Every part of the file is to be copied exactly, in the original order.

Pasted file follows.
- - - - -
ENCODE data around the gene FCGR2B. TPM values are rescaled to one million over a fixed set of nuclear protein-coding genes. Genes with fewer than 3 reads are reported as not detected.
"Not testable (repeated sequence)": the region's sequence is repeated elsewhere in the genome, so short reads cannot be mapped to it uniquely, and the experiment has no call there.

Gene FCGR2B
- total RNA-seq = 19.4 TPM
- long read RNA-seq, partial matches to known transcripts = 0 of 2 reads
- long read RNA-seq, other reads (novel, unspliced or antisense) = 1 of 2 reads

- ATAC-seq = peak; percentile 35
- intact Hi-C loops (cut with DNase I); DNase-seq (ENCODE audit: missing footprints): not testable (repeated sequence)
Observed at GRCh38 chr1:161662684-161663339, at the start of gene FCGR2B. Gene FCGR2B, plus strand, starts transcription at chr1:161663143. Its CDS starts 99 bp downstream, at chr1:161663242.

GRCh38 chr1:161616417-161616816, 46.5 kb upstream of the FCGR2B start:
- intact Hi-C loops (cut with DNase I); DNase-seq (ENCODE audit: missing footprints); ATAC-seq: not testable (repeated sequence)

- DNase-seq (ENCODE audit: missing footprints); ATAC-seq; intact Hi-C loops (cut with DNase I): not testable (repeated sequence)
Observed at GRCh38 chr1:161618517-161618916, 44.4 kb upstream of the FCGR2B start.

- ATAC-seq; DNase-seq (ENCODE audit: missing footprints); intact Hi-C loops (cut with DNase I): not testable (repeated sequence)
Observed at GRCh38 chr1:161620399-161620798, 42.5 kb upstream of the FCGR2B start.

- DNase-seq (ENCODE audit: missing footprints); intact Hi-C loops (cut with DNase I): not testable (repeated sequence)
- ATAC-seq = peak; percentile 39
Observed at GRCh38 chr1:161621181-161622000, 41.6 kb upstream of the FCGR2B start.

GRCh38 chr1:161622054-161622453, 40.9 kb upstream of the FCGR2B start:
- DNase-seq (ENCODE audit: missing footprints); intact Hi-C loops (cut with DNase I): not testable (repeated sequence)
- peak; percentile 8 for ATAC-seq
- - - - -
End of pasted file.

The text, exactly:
ENCODE data around the gene FCGR2B. TPM values are rescaled to one million over a fixed set of nuclear protein-coding genes. Genes with fewer than 3 reads are reported as not detected.
"Not testable (repeated sequence)": the region's sequence is repeated elsewhere in the genome, so short reads cannot be mapped to it uniquely, and the experiment has no call there.

Gene FCGR2B
- total RNA-seq = 19.4 TPM
- long read RNA-seq, partial matches to known transcripts = 0 of 2 reads
- long read RNA-seq, other reads (novel, unspliced or antisense) = 1 of 2 reads

- ATAC-seq = peak; percentile 35
- intact Hi-C loops (cut with DNase I); DNase-seq (ENCODE audit: missing footprints): not testable (repeated sequence)
Observed at GRCh38 chr1:161662684-161663339, at the start of gene FCGR2B. Gene FCGR2B, plus strand, starts transcription at chr1:161663143. Its CDS starts 99 bp downstream, at chr1:161663242.

GRCh38 chr1:161616417-161616816, 46.5 kb upstream of the FCGR2B start:
- intact Hi-C loops (cut with DNase I); DNase-seq (ENCODE audit: missing footprints); ATAC-seq: not testable (repeated sequence)

- DNase-seq (ENCODE audit: missing footprints); ATAC-seq; intact Hi-C loops (cut with DNase I): not testable (repeated sequence)
Observed at GRCh38 chr1:161618517-161618916, 44.4 kb upstream of the FCGR2B start.

- ATAC-seq; DNase-seq (ENCODE audit: missing footprints); intact Hi-C loops (cut with DNase I): not testable (repeated sequence)
Observed at GRCh38 chr1:161620399-161620798, 42.5 kb upstream of the FCGR2B start.

- DNase-seq (ENCODE audit: missing footprints); intact Hi-C loops (cut with DNase I): not testable (repeated sequence)
- ATAC-seq = peak; percentile 39
Observed at GRCh38 chr1:161621181-161622000, 41.6 kb upstream of the FCGR2B start.

GRCh38 chr1:161622054-161622453, 40.9 kb upstream of the FCGR2B start:
- DNase-seq (ENCODE audit: missing footprints); intact Hi-C loops (cut with DNase I): not testable (repeated sequence)
- peak; percentile 8 for ATAC-seq